|About the Book|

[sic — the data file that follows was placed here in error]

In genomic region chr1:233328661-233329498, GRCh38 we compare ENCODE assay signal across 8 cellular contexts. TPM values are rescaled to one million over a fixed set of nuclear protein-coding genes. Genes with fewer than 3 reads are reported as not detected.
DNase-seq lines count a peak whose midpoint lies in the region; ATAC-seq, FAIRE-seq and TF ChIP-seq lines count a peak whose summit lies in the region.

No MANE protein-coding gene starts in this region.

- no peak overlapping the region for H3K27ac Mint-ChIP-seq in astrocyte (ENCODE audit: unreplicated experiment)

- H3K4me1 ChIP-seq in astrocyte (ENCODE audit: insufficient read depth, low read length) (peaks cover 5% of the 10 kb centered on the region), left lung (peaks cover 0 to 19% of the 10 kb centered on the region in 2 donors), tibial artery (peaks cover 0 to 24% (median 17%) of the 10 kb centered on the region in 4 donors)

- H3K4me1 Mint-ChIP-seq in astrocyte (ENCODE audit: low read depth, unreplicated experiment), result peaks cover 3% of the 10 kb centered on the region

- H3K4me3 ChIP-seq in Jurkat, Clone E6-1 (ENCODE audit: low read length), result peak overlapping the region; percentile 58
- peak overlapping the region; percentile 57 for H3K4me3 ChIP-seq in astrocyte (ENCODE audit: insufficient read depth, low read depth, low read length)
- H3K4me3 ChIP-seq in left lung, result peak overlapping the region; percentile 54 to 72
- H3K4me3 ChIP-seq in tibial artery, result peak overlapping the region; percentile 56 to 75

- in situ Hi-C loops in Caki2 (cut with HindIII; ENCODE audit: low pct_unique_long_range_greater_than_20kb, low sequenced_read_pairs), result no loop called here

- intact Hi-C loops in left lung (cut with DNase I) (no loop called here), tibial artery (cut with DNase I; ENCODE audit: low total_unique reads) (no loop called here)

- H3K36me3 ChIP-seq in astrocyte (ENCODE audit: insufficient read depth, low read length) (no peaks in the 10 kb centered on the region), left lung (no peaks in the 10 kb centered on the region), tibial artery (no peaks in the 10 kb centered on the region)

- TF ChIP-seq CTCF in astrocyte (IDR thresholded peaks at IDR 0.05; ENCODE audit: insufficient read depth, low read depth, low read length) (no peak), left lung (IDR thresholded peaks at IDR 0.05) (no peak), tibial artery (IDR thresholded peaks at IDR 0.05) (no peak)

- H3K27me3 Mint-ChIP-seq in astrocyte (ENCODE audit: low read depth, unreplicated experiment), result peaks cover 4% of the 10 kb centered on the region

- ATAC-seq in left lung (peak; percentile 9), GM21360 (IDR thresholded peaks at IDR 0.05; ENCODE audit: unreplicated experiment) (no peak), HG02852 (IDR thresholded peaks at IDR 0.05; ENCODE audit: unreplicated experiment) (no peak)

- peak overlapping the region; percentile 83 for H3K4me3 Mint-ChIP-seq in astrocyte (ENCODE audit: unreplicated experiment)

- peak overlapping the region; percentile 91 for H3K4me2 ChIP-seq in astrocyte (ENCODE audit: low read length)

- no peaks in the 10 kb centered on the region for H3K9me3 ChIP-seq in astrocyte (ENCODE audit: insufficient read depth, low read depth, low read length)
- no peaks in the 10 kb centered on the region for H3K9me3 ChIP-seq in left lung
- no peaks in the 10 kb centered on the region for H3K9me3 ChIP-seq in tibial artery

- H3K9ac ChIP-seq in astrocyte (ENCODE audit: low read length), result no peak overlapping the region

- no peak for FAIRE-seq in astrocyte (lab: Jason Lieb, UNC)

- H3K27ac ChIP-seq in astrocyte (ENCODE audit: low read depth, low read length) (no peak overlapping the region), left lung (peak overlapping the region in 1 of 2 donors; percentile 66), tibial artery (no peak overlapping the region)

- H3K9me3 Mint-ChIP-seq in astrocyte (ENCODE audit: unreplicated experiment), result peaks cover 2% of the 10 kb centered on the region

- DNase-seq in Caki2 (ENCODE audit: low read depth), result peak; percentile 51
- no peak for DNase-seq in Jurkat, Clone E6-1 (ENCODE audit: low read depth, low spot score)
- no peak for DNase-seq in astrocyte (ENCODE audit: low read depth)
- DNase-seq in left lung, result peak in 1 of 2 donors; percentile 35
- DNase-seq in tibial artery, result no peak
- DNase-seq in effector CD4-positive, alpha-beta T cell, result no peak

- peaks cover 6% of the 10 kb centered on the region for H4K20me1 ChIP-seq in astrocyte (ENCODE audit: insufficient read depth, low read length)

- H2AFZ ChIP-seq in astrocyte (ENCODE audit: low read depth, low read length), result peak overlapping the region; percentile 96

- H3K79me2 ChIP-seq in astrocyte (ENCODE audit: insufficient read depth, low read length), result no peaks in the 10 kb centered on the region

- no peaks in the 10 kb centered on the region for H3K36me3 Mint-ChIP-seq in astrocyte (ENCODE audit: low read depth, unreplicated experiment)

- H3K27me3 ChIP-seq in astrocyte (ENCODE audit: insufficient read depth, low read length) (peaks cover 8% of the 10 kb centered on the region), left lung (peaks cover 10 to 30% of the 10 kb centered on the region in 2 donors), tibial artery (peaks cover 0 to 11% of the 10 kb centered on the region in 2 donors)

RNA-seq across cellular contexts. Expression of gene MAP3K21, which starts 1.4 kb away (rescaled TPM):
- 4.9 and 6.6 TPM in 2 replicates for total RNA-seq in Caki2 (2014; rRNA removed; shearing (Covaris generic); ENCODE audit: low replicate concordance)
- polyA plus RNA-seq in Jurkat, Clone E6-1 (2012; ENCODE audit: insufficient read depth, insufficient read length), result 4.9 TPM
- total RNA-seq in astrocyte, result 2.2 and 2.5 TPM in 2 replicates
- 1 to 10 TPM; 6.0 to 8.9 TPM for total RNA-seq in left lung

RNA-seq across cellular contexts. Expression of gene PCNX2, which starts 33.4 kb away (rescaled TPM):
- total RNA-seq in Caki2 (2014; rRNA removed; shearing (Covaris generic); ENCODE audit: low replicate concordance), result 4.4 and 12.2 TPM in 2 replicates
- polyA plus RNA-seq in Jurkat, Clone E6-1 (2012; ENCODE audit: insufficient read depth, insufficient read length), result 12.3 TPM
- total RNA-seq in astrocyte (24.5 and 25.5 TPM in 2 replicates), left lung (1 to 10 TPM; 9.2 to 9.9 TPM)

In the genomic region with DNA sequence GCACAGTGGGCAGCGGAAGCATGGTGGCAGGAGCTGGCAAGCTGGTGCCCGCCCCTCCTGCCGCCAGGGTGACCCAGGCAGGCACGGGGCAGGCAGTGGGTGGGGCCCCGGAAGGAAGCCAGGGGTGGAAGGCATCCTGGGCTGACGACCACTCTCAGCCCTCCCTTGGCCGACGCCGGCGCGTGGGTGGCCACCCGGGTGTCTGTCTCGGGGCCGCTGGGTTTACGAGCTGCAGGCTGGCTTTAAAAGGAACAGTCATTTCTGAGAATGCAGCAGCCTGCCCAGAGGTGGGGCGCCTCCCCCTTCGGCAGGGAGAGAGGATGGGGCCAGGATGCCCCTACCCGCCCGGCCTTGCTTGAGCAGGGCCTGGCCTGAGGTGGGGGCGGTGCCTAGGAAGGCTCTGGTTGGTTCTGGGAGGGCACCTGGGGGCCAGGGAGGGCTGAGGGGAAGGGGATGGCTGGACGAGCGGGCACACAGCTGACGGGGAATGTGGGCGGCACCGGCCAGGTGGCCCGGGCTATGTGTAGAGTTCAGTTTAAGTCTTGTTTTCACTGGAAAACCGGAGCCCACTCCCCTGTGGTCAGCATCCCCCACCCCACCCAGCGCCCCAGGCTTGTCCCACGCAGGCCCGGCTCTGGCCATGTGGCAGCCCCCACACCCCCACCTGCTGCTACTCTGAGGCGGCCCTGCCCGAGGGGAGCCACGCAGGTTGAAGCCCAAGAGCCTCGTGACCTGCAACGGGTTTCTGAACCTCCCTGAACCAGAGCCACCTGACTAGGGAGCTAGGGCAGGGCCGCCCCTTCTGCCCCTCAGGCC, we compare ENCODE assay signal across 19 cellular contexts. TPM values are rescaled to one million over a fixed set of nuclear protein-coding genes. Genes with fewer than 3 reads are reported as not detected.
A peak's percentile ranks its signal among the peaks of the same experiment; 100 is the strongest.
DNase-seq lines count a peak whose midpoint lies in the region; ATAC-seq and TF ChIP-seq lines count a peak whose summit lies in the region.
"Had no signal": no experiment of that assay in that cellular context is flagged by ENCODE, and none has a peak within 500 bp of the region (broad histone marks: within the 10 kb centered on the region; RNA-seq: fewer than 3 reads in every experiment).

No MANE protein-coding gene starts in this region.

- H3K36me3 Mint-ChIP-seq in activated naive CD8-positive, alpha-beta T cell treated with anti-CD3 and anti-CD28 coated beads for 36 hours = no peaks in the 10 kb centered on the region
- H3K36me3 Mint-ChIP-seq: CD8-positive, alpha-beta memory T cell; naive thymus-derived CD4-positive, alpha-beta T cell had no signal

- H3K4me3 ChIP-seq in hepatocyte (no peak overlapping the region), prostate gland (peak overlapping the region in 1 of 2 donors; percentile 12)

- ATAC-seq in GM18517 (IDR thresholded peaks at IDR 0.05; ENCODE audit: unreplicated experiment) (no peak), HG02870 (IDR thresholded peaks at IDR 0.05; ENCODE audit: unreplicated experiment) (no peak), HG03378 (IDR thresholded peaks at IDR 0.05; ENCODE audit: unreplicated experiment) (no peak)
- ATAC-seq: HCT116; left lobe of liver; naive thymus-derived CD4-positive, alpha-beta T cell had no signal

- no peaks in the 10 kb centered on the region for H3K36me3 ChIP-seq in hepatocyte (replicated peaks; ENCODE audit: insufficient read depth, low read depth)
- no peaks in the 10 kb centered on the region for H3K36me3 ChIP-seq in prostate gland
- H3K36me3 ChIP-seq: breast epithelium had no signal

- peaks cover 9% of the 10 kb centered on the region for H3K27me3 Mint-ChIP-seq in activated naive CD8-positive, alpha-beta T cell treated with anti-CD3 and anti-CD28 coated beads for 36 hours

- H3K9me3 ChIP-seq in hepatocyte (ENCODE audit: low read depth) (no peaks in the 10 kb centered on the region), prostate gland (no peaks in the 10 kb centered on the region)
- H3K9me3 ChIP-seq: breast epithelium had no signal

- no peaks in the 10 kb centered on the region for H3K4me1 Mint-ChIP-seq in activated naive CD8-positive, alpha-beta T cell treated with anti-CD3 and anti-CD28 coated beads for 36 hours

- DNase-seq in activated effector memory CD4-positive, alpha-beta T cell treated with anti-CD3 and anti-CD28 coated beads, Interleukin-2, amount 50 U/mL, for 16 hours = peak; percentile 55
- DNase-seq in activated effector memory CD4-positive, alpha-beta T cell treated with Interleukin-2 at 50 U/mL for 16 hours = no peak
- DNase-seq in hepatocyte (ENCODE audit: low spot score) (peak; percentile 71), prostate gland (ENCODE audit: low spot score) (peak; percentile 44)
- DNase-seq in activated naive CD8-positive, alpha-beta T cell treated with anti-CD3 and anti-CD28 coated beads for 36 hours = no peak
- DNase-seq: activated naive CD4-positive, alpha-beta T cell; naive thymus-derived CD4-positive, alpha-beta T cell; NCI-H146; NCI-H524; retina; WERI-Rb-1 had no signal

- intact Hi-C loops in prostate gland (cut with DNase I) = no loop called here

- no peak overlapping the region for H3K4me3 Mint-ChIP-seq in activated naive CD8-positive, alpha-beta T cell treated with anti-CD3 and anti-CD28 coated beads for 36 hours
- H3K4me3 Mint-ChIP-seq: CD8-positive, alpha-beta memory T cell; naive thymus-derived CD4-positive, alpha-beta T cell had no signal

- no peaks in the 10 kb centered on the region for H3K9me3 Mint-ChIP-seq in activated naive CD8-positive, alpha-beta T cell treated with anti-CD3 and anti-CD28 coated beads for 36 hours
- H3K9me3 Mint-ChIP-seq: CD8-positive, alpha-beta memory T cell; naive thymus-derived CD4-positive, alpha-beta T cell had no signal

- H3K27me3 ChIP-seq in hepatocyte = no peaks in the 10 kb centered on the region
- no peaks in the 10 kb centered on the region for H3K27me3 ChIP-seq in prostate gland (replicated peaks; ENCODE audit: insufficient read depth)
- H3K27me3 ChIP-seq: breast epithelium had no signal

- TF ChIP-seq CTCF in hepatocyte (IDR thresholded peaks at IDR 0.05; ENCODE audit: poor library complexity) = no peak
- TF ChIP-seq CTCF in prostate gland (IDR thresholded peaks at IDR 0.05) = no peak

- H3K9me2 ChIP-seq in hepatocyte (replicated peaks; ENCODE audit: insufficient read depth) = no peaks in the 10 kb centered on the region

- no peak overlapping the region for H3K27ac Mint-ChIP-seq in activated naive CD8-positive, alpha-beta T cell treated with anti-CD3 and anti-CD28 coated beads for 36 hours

The three poems that comprise Resin create a narrative about wounding, about an immensity of things we miss in our interactions. About the magnitude of crises we are facing in the midst of our vast denial. Make no mistake: Resin opens postMoreThe three poems that comprise Resin create a narrative about wounding, about an immensity of things we miss in our interactions. About the magnitude of crises we are facing in the midst of our vast denial. Make no mistake: Resin opens post trauma, and in it, we face an aftermath and the scope of its question and consequences. Resin questions personal and anthropocentric narcissism. It engages reflections on the critical question: Where are we going? It asks us to step beyond simplistic notions to embrace a systemic, synchronistic totality.Resin will appeal to people connected to deep ecology, to issues of social justice, to visionaries and healers, to people with trauma and/or disabilities, to anyone questioning the status of things as they are. Not only are the poems lyrical, they are mystical, meaningful and relevant. Instigative of shifts. Poems for the collective.In Resin, Julie takes us inside an intimacy of heightened sensitivities. What does it mean to be a microcosm of the macrocosm? What does it mean to be a knit to the landscape? To be embodied in this time when we are facing vast repercussions of our dis/ease? Resin illuminates the split between embodiment and ascension, between enlightenment and grounding. Its a collection of reverence and shock, a testament of vulnerability. An invitation to permutations of consciousness that move beyond linear direction and begin to connect us to multivalent reality.my first symptom in the forest / was restlessness, anxiety. / i had to open the wound / to the handle of the trees, / let them sift the light back and forth / over my broken bodylike brushes / whispering their needles / across my skin, / plucking their stringed instruments/ at a pitch lower than my impatience, / burnishing metaking me in, / drawing me out, /stitching me up obliquely,my irises / grown green and brown / as their trunks and needles / understudies / in the resuscitation.